Neighborhood Group Helps Clean Up Bunker Hill Monument Due to Government Shutdown

Trash has been bursting out of containers with no one to clean it since the government shut down

The partial government shutdown has been taking its tolls on national parks and monuments, including those in Massachusetts. With trash piling up, a group of volunteers is now helping to fill the void at places like the Bunker Hill Monument.

With trash, including dog waste, bursting out of containers at the four entrances to the Charlestown monument resident Chris Lovell and several volunteers have decided to pitch in.

The neighborhood group called the Charlestown Dogs have been coming by each day hanging garbage bags on the over-flowing bins and then dumping it on their own.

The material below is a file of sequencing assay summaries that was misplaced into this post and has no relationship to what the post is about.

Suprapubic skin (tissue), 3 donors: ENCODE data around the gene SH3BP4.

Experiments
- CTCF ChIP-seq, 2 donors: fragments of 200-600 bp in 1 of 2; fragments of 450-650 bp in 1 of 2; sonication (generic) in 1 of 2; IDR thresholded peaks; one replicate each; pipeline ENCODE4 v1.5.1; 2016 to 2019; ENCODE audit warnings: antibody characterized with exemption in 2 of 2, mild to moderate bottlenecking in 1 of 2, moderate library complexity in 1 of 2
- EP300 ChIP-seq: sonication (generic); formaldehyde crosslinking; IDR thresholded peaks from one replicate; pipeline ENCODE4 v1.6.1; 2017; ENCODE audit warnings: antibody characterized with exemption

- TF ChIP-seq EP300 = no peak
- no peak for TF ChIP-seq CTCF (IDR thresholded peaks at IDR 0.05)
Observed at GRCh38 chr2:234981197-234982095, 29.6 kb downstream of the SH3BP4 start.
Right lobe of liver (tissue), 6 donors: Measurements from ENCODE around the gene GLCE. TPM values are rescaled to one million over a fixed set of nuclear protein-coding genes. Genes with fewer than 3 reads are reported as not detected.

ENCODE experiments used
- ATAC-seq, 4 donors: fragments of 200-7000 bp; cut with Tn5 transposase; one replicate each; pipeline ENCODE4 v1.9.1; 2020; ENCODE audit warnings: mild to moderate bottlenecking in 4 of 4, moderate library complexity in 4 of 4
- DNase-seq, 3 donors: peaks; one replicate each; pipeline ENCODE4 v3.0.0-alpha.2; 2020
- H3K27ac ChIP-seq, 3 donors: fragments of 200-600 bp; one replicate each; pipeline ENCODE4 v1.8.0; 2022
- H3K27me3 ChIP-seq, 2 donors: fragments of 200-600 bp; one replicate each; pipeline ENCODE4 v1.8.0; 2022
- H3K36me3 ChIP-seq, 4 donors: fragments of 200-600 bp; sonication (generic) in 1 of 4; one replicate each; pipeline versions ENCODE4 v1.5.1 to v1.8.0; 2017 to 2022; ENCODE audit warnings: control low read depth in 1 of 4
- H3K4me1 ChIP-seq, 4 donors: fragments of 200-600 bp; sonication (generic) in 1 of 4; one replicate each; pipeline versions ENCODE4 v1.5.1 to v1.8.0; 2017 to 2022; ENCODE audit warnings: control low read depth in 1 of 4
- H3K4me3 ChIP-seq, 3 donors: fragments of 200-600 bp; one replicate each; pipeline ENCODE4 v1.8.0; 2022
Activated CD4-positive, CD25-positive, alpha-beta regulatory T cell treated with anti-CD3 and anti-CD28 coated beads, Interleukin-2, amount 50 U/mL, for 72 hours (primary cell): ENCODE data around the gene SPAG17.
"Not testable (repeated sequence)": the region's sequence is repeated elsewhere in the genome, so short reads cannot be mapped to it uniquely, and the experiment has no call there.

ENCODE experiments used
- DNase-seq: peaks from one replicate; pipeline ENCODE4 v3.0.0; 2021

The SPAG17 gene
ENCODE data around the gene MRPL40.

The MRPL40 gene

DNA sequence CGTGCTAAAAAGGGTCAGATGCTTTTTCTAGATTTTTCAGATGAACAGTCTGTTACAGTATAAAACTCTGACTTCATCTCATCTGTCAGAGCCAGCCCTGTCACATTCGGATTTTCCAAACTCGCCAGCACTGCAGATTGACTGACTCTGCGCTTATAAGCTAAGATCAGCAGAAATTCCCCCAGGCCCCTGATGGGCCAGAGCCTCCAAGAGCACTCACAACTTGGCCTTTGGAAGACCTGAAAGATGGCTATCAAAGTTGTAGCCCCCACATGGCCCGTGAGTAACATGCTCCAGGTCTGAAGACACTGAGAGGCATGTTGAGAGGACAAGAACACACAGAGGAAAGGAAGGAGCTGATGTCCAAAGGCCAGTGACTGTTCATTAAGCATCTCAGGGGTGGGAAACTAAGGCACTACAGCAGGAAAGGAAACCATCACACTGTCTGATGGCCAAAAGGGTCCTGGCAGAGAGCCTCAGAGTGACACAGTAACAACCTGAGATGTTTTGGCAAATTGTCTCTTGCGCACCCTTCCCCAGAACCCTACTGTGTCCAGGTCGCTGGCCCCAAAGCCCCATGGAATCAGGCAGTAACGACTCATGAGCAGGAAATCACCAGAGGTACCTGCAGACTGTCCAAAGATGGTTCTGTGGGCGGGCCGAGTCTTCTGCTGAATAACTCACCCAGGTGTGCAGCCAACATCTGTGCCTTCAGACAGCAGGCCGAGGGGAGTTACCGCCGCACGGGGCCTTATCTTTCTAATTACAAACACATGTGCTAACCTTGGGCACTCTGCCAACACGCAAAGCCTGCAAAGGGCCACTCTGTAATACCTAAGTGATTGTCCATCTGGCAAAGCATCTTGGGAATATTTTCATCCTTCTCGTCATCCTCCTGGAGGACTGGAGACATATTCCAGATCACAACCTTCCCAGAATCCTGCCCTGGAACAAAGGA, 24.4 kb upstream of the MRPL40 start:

Bunker Hill is maintained by the National Park Service but there are no federal workers around to take care of it due to the partial government shutdown.

"If they came back to a huge mess here, it would be shame on all of us," said Lovell.

On Tuesday, Democratic lawmakers from California took trash from their national parks and dumped it near the White House, sending a message to President Donald Trump.

Massachusetts State Sen. Daniel Ryan represents Charlestown and said he would help another way.

"I would be happy to go in with the dog group and pick up some trash myself," said Ryan.

After NBC10 Boston brought the trash issue to his attention, Boston Mayor Marty Walsh now says the city will also start to pitch in.

"We can certainly help clean up but it goes deeper than that," said Walsh.

Lovell says regardless of politics, his volunteers will continue to use their own money and time to keep the monument clean.

"We're doing this because it's the right thing to do," said Lovell.

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